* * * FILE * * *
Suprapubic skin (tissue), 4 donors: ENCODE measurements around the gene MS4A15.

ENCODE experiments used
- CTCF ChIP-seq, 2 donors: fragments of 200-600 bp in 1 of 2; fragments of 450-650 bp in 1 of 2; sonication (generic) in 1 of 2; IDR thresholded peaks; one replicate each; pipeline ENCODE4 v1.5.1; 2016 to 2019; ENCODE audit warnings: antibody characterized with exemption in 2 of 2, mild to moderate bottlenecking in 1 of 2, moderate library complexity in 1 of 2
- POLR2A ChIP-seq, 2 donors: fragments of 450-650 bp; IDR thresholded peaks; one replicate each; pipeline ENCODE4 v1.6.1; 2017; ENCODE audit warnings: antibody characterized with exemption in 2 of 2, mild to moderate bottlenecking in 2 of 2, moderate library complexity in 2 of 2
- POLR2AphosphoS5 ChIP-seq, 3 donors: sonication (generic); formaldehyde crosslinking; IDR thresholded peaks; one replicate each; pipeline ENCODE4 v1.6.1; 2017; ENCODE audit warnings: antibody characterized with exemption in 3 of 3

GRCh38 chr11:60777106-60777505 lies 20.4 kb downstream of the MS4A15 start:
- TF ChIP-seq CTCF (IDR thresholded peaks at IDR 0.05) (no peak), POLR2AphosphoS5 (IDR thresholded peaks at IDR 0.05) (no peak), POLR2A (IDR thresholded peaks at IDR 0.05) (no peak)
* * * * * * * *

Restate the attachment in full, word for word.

Suprapubic skin (tissue), 4 donors: ENCODE measurements around the gene MS4A15.

ENCODE experiments used
- CTCF ChIP-seq, 2 donors: fragments of 200-600 bp in 1 of 2; fragments of 450-650 bp in 1 of 2; sonication (generic) in 1 of 2; IDR thresholded peaks; one replicate each; pipeline ENCODE4 v1.5.1; 2016 to 2019; ENCODE audit warnings: antibody characterized with exemption in 2 of 2, mild to moderate bottlenecking in 1 of 2, moderate library complexity in 1 of 2
- POLR2A ChIP-seq, 2 donors: fragments of 450-650 bp; IDR thresholded peaks; one replicate each; pipeline ENCODE4 v1.6.1; 2017; ENCODE audit warnings: antibody characterized with exemption in 2 of 2, mild to moderate bottlenecking in 2 of 2, moderate library complexity in 2 of 2
- POLR2AphosphoS5 ChIP-seq, 3 donors: sonication (generic); formaldehyde crosslinking; IDR thresholded peaks; one replicate each; pipeline ENCODE4 v1.6.1; 2017; ENCODE audit warnings: antibody characterized with exemption in 3 of 3

GRCh38 chr11:60777106-60777505 lies 20.4 kb downstream of the MS4A15 start:
- TF ChIP-seq CTCF (IDR thresholded peaks at IDR 0.05) (no peak), POLR2AphosphoS5 (IDR thresholded peaks at IDR 0.05) (no peak), POLR2A (IDR thresholded peaks at IDR 0.05) (no peak)